Danielle Quint on how a Leadership EMBA Boosted Her Confidence and Propelled Her Career

Posted by Albers School of Business and Economics on Wednesday, November 30, 2022 at 1:00 PM PST

Albers School EntranceMany paths can bring someone to an executive leadership MBA program. For women in male-dominated spaces, a Leadership EMBA can be a tool for boosting credibility and learning to amplify their voices. Danielle Quint ’18 chose Albers for just that—arming herself with the education, tools, and confidence to grow as a leader in the fields of venture capital and private equity.

After the EMBA, Danielle’s career changed drastically. She was promoted to  Head of Operations and then to Senior Director of Business Development for Intellectual Ventures, Invention Science Fund. Today, she’s the Global Head of Sales Operations for Mangata Networks.

Read more about how the Leadership EMBA at Seattle University’s Albers School of Business prepared Danielle for leadership and career growth.

Strengthening Her Professional Toolbox

Danielle often managed projects and people indirectly in her role as an analyst. Being introverted, she found it challenging to assert herself. “I wanted stronger leadership skills to boost my confidence,” says Danielle. “I also wanted to make sure I had the techniques and tools in my toolbox to succeed in my role.” Because of this, going into her EMBA, Danielle’s goals were to learn to use her voice and expand her business acumen.

 Danielle’s accelerated professional success as a business analyst at Intellectual Ventures also led to her considerations of what a more advanced and discerning business education could make possible. This led her to the Executive Leadership certificate at Seattle University’s Albers School of Business. When she saw first-hand how transformative the coursework is, she knew she wanted more. The next step? A Leadership EMBA.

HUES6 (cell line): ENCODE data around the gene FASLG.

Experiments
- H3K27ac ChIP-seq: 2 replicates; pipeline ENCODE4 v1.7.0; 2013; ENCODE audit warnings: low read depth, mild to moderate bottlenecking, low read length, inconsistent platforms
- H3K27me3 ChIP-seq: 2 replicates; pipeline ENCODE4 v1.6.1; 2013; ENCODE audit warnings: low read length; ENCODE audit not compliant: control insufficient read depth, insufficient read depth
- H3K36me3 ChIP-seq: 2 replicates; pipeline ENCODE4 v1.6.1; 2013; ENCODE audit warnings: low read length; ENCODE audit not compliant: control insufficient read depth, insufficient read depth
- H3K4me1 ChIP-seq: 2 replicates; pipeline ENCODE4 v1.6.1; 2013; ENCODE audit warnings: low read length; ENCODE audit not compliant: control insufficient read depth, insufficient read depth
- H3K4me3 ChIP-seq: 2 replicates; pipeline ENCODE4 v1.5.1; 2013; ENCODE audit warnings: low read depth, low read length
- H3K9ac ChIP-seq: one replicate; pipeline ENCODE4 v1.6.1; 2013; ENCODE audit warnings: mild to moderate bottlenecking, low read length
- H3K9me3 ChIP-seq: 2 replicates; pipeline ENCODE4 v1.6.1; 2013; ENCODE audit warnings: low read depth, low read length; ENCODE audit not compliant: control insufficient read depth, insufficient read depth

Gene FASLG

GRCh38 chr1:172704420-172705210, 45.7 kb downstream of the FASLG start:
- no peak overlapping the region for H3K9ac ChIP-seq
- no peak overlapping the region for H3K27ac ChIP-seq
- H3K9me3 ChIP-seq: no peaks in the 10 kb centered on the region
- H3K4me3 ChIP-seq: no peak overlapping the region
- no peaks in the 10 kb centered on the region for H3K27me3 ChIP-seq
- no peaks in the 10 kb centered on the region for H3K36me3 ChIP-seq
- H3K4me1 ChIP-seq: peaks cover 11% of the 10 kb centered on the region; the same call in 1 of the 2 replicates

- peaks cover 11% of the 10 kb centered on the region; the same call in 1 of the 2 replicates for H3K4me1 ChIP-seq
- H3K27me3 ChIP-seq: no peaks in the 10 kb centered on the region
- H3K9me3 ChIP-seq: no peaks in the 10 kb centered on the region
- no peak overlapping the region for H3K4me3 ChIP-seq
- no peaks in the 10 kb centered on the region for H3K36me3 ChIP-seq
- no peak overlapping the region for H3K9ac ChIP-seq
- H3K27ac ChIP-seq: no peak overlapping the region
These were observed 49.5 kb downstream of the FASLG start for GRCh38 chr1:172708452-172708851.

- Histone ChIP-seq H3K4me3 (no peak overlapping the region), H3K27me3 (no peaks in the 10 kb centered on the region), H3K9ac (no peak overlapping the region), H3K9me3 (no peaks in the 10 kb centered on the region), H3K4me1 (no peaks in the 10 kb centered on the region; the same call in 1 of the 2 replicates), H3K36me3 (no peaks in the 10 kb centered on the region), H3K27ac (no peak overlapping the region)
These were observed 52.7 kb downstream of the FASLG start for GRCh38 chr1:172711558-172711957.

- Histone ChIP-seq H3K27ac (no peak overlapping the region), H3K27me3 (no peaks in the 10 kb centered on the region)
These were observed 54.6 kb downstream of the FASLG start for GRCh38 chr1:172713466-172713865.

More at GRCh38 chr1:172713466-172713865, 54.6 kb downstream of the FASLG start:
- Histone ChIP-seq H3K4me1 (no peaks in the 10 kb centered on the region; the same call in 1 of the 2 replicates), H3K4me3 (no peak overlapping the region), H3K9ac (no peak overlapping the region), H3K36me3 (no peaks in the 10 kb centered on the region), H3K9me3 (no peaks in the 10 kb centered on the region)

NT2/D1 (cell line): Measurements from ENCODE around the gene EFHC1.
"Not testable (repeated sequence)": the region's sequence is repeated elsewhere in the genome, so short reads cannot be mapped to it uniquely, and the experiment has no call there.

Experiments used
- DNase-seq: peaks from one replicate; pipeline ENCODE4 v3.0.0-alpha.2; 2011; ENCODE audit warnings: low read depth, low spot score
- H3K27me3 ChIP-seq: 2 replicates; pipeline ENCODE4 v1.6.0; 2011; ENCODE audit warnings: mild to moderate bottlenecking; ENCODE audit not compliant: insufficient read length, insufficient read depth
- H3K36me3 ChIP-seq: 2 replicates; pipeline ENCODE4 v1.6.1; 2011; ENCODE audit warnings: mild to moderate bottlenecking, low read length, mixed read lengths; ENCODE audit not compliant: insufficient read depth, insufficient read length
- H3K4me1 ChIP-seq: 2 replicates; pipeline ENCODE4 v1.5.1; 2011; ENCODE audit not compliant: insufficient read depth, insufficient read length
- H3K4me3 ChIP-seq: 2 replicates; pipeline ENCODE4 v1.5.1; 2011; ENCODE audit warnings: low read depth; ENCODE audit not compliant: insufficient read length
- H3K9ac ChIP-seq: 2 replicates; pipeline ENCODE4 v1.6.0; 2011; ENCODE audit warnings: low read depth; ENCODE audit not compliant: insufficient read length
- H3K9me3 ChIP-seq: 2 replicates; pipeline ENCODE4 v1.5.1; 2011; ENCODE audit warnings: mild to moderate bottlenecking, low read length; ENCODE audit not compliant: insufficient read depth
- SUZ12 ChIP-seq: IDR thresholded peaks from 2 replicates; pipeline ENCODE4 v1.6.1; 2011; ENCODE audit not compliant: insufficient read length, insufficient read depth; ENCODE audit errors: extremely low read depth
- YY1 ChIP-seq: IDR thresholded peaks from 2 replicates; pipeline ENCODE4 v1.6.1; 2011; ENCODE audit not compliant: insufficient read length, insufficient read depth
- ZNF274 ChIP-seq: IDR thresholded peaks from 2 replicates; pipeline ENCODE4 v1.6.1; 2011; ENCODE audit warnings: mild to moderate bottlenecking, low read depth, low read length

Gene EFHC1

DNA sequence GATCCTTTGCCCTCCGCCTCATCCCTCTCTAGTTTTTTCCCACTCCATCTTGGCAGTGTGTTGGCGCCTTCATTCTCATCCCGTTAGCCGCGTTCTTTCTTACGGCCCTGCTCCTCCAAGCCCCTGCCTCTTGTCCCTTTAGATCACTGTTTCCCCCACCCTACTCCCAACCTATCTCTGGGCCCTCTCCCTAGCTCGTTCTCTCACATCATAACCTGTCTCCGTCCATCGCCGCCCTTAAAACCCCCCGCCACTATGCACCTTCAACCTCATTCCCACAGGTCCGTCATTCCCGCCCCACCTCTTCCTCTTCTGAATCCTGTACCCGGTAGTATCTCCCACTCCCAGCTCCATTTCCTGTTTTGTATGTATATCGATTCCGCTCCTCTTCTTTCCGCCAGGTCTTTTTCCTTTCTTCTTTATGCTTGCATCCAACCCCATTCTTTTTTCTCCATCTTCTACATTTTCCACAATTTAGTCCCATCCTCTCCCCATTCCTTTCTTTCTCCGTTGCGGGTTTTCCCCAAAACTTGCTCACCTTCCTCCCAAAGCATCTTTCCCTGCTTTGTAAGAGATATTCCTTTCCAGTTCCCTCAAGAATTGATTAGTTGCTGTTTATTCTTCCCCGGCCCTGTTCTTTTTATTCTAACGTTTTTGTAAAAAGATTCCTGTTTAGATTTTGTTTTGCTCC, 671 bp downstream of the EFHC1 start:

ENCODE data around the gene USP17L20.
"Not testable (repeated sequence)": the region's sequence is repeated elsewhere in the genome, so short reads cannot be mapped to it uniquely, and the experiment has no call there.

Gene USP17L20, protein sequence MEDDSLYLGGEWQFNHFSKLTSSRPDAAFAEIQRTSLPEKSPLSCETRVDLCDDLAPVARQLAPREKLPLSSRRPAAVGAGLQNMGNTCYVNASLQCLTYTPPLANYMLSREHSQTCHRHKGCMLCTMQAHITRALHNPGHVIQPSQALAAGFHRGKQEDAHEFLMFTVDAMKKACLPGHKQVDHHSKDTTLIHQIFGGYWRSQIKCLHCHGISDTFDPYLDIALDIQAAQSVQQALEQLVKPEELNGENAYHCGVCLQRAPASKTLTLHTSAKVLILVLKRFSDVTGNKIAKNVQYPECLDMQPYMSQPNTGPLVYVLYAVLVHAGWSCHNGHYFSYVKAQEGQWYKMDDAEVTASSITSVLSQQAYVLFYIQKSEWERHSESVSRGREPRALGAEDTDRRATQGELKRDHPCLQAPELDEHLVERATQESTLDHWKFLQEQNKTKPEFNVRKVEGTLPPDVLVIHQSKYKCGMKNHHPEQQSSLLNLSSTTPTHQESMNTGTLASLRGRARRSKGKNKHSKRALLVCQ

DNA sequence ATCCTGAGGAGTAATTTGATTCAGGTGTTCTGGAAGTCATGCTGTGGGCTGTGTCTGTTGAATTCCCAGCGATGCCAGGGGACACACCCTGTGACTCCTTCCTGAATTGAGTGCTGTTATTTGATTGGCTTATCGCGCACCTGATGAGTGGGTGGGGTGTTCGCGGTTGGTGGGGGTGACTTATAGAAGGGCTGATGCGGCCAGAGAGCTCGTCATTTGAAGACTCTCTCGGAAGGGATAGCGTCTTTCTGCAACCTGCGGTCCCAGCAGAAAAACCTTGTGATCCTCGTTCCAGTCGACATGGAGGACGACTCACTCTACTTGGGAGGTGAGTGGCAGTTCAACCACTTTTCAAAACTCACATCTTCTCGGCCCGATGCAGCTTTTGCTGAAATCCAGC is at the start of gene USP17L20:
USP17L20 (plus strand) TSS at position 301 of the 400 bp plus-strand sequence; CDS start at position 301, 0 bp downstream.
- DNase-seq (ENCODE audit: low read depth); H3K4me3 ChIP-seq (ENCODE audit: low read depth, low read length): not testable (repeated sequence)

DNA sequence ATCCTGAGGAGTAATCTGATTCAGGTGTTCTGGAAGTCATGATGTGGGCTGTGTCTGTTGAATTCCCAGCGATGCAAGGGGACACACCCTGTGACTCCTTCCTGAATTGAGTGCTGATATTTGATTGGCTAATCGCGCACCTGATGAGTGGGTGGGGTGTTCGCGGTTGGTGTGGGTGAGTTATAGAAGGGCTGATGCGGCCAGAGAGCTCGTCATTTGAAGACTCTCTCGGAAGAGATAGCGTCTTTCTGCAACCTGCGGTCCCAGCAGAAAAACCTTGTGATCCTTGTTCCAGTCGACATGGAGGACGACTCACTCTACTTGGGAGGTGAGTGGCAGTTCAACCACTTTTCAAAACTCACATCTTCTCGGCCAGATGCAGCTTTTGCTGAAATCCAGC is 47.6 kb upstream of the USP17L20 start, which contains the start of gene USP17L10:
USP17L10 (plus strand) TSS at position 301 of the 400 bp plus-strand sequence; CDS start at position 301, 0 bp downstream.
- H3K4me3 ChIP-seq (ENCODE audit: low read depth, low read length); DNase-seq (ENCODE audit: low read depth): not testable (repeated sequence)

“In particular, I wanted to dig into how you value an opportunity, set strategic vision, evaluate a business plan, and implement strategies,” she says. Continuing to work full-time while completing her degree, she was able to apply her learning directly back to her professional work.

The Capstone Project at Albers

Leadership EMBA students create and implement a capstone project as part of their curriculum. These projects bring together the knowledge, skills, and experience students develop throughout the program, which students then apply to business solutions.

For her capstone project, Danielle and her teammates created a pitch for solar-powered sunscreen kiosks called No Fry Zones, which would allow beachgoers to purchase sunscreen as needed without bringing bottles themselves. Danielle’s team competed in the Seattle University business plan competition, earning 4th place.